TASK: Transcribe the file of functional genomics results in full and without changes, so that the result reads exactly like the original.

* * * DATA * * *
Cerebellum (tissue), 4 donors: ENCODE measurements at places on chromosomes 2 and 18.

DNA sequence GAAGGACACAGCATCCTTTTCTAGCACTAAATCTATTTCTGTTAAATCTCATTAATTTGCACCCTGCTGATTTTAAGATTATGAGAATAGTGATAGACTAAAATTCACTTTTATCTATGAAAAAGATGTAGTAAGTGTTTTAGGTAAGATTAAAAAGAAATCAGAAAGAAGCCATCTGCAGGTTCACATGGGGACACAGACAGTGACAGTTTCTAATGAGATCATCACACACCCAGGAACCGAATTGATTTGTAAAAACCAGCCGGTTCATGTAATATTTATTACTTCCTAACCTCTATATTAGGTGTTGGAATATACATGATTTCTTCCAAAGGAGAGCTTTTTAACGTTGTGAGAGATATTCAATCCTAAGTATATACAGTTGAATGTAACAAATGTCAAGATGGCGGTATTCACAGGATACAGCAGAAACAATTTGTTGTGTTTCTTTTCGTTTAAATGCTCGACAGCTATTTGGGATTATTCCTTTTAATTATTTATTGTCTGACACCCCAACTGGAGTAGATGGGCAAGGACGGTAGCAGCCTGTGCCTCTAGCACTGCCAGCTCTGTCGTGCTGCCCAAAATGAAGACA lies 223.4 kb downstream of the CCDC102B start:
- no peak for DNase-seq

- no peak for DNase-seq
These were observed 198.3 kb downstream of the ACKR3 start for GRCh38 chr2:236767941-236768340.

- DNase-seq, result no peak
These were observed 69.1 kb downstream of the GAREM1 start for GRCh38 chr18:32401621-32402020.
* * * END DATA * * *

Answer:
Cerebellum (tissue), 4 donors: ENCODE measurements at places on chromosomes 2 and 18.

DNA sequence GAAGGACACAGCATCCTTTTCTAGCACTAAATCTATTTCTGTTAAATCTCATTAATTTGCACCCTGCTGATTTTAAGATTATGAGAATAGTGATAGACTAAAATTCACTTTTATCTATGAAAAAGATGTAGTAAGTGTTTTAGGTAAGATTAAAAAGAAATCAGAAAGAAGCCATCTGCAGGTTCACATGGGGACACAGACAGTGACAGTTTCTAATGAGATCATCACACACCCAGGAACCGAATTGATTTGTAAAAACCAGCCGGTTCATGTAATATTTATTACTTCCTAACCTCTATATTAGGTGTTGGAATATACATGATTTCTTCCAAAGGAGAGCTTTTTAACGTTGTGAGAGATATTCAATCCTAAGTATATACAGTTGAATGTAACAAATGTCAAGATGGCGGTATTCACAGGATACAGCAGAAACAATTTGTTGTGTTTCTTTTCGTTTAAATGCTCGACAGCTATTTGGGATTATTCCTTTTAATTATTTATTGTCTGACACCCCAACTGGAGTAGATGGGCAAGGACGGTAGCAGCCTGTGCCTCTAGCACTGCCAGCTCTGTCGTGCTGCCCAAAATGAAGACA lies 223.4 kb downstream of the CCDC102B start:
- no peak for DNase-seq

- no peak for DNase-seq
These were observed 198.3 kb downstream of the ACKR3 start for GRCh38 chr2:236767941-236768340.

- DNase-seq, result no peak
These were observed 69.1 kb downstream of the GAREM1 start for GRCh38 chr18:32401621-32402020.